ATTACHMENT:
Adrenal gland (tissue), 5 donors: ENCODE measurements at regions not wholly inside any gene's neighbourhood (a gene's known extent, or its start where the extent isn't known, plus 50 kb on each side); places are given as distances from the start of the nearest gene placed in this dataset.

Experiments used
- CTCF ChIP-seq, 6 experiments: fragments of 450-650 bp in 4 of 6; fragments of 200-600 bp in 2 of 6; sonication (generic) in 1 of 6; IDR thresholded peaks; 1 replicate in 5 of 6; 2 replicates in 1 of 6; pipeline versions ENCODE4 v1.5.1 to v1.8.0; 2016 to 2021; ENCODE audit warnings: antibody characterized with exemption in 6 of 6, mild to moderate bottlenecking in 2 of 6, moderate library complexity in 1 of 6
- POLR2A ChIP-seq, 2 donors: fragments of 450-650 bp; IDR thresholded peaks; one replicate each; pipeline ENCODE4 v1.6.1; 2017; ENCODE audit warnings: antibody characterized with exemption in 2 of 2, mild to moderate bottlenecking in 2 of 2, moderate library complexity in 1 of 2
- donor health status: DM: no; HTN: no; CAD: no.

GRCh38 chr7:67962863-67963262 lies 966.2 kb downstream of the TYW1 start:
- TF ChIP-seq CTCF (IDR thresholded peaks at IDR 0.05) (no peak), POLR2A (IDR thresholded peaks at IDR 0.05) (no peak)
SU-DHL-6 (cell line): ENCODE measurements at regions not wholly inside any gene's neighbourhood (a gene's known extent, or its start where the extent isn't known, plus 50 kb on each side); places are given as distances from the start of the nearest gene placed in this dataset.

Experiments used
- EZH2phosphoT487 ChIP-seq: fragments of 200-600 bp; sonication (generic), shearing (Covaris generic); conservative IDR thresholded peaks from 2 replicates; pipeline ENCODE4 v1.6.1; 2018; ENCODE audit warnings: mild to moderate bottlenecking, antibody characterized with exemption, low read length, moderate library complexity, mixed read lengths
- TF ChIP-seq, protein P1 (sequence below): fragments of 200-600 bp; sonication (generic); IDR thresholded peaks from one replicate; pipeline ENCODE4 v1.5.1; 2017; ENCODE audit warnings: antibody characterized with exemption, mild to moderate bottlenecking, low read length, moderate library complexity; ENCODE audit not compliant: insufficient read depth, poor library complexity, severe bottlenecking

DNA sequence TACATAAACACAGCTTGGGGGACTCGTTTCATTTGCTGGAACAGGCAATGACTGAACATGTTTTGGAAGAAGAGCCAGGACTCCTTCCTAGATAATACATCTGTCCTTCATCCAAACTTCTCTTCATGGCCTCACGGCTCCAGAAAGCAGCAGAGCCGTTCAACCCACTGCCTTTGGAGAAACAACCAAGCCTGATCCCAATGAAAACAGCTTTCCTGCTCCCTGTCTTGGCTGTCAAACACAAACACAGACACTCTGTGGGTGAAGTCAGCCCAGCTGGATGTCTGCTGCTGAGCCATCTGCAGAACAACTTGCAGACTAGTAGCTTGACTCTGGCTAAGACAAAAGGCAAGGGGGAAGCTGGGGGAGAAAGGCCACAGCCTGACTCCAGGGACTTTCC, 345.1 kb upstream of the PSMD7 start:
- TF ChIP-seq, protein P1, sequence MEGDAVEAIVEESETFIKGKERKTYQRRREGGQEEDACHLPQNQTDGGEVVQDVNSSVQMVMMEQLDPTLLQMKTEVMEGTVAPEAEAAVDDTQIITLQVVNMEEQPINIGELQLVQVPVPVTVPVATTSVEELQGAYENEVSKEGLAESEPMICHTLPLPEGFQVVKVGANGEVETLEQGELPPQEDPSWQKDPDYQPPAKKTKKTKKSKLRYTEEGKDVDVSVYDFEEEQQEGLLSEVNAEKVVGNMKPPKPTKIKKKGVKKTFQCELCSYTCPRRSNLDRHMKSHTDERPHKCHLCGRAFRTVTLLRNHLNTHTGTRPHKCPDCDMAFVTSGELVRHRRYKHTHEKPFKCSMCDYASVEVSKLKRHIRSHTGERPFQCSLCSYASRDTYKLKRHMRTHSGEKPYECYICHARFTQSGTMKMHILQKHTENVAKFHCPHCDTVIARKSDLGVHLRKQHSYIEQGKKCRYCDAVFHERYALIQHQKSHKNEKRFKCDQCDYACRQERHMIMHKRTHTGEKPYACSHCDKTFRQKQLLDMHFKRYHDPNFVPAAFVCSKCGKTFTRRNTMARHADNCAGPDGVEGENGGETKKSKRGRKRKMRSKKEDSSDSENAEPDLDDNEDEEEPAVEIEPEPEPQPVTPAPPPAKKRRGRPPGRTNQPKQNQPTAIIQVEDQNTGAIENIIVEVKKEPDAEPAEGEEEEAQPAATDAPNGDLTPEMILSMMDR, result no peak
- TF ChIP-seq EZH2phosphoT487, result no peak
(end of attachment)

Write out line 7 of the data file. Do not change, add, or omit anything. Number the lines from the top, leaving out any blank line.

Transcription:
- TF ChIP-seq CTCF (IDR thresholded peaks at IDR 0.05) (no peak), POLR2A (IDR thresholded peaks at IDR 0.05) (no peak)